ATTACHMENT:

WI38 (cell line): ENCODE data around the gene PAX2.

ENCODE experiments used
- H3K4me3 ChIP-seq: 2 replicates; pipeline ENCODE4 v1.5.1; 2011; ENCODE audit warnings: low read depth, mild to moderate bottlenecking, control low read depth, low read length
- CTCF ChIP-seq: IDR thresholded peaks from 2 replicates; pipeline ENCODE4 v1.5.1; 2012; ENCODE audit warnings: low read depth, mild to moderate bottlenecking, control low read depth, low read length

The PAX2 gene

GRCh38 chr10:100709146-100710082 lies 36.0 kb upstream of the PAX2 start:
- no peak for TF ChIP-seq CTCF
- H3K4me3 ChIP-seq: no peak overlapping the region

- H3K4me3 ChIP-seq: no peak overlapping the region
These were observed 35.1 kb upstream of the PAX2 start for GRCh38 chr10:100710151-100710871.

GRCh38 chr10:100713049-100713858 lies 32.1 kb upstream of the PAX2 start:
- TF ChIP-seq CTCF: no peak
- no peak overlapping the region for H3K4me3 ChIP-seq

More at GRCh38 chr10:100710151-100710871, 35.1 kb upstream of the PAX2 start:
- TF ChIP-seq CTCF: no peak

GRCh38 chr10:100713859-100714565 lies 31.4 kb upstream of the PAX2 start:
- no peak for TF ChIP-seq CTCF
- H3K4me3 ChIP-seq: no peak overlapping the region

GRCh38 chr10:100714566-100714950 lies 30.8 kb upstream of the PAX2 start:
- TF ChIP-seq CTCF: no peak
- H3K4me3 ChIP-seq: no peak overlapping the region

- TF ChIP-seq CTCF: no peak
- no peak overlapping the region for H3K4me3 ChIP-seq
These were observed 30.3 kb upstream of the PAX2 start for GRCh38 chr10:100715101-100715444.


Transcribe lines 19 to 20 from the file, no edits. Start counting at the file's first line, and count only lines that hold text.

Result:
GRCh38 chr10:100714566-100714950 lies 30.8 kb upstream of the PAX2 start:
- TF ChIP-seq CTCF: no peak